As we would ride into our overnight town we would search for the sign from our sagger. That’s the poor soul who drives from town to town with all the tents, bags and coolers. My dad was the best sagger ever. The tent would be up, there would be cheese, venison sausage, margaritas on the rocks, and chips and salsa. He would have scoped out the shower situation (usually in a car wash or cattle barn) and the facilities. After appetizers and a shower we would hit the town. This was where we would look for the church dinners and the best food of the day. For under $10 we could get a hot meal, usually pasta or chicken, salad, tea, coffee and of course pie. Church pie was the best. If you arrived early, you could find rhubarb, but it went fast. Sometimes grape pie, always apple, peach, blueberry and a few cream pies. We usually sat at long community tables in cool church basements and mingled with the locals. Dinner could be hours long if the company were pleasant. Then of course back to the tents for a night’s rest. We slept on football fields, school lawns and fair grounds. We survived tornados, well water showers (always 55 degrees) and partying college kids. We would sleep like a log only to do it all again tomorrow.
After 6 days of this, amazingly, you don’t lose a pound or gain an ounce. There are dozens of RAGBRAI bloggers and reporters and the pie chase has become rather legendary and Iowans have embraced the pie love of the riders. The seasoned riders and bakers know what to look for on those pie tables. The crust should be crumbly and maybe show the fork tines imprint or be irregular so you know it is home made. Avoid perfect pie crust at all costs. When these women are baking a dozen pies from scratch the crust doesn’t look nearly as good as the one they put in to the county fair. Rhubarb is always the first to go, always. You can pick up an apple pie anywhere, but rhubarb is seasonal and geographic, and most people don’t grow up eating it so it is a treat in Iowa. It was always my first choice.
So what is it about rhubarb? Maybe that it’s a vegetable, you can’t buy it in a can, no school cafeteria ever offered it, and most city kids never get a taste, unless of course their parent is a foodie. It is tart and slightly sweet. The large blades or leaves of the plant are both beautiful and poisonous which is why you’ll never see them attached at the grocer. The season is winding down now, but it starts in May. Before most vegetation has poked through the chilly earth in Iowa, Michigan and Canada, rhubarb is busting out. My sister has 500 rhubarb plants on her Iowa farm, part of a retirement project. Pie is not what she is after, but wine, rhubarb wine. They are to compliment her newly planted vineyard of French grapes. Sounds like another very good reason for me to head back to Iowa with my bike.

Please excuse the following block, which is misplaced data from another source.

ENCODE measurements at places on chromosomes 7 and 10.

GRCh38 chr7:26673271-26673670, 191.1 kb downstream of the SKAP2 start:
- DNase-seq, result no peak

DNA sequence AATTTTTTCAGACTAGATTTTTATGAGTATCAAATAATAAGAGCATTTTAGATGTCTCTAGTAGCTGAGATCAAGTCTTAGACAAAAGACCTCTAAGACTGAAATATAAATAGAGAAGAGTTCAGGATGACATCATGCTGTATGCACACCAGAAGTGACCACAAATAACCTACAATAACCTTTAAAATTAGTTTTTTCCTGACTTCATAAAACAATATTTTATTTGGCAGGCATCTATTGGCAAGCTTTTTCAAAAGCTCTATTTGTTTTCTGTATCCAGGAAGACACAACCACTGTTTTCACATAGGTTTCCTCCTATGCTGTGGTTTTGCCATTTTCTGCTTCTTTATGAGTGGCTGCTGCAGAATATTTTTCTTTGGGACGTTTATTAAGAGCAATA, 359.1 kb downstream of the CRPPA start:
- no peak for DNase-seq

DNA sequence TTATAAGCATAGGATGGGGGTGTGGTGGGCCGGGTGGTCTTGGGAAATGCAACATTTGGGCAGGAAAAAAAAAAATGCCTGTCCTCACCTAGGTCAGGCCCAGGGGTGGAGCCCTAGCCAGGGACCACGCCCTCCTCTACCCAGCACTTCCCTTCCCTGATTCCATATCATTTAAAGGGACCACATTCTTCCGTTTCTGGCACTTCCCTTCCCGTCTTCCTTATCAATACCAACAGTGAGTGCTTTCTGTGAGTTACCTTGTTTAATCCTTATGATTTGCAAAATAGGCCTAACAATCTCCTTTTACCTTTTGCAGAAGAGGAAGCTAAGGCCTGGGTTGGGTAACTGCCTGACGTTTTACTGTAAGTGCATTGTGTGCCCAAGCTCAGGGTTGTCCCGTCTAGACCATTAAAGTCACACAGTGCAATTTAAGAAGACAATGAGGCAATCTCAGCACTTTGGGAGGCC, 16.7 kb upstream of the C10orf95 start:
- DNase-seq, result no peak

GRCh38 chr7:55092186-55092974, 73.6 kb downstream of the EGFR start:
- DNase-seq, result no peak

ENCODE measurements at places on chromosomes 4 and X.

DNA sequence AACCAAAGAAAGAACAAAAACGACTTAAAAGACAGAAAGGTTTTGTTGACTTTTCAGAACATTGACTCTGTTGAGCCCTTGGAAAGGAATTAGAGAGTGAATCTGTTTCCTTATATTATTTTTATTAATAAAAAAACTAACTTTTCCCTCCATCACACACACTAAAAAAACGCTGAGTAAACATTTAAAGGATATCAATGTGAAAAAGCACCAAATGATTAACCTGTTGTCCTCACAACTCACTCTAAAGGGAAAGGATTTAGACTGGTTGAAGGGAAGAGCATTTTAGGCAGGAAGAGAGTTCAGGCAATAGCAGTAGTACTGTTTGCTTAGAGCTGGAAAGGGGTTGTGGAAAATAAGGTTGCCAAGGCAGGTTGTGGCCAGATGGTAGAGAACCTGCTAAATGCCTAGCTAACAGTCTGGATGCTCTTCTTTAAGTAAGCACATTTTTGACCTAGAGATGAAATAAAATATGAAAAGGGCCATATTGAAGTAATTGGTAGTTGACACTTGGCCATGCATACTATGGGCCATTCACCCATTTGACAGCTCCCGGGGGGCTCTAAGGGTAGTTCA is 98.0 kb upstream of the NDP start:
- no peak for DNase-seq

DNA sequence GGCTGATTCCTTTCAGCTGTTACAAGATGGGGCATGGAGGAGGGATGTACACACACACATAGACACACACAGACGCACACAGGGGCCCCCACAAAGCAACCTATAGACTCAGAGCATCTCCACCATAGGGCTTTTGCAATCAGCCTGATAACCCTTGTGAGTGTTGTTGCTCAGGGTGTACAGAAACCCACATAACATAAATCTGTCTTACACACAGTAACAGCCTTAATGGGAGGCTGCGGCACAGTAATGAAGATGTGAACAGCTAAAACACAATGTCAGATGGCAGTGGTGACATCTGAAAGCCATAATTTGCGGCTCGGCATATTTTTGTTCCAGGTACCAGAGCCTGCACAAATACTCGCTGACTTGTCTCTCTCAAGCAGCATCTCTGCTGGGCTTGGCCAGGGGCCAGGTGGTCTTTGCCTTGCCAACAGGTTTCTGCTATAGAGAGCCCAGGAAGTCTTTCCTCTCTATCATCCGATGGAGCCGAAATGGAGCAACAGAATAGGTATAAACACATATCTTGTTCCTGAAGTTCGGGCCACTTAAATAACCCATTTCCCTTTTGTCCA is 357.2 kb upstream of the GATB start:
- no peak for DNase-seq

Deep Dish Rhubarb Berry Pie
Adapted from Classic Home Desserts by Richard Sax
Pie dough for a 2 crust pie
4 cups chopped rhubarb (about 2 pounds)
1 cup blueberries
1 cup strawberries, quartered
1½ cups sugar
⅓ cup cornstarch
¼ teaspoon almond extract
½ teaspoon cinnamon
Toss fruit with ½ cup sugar and set aside. Divide the pie dough into 2 portions and roll out the bottom piece to cover the bottom and sides of dish. You can use an 8×8, I use an 11×7. Leave about ¾” overhang around edges. Roll out remaining dough into a rectangle to cut your lattice pieces. Place the crusts in fridge to chill about 15 minutes.
Preheat oven to 375° F. In a small bowl, whisk the cornstarch, cinnamon, sugar and salt. Add the almond extract to the fruit, and then add the dry ingredients and toss to coat. Brush crust with egg white and fill with fruit. Lattice the top crust and brush with egg white and sprinkle with coarse sugar. Cover loosely with foil, and bake for 20 minutes. Remove foil and continue to bake for another 30-40 minutes until golden brown. Serve warm or a room temperature.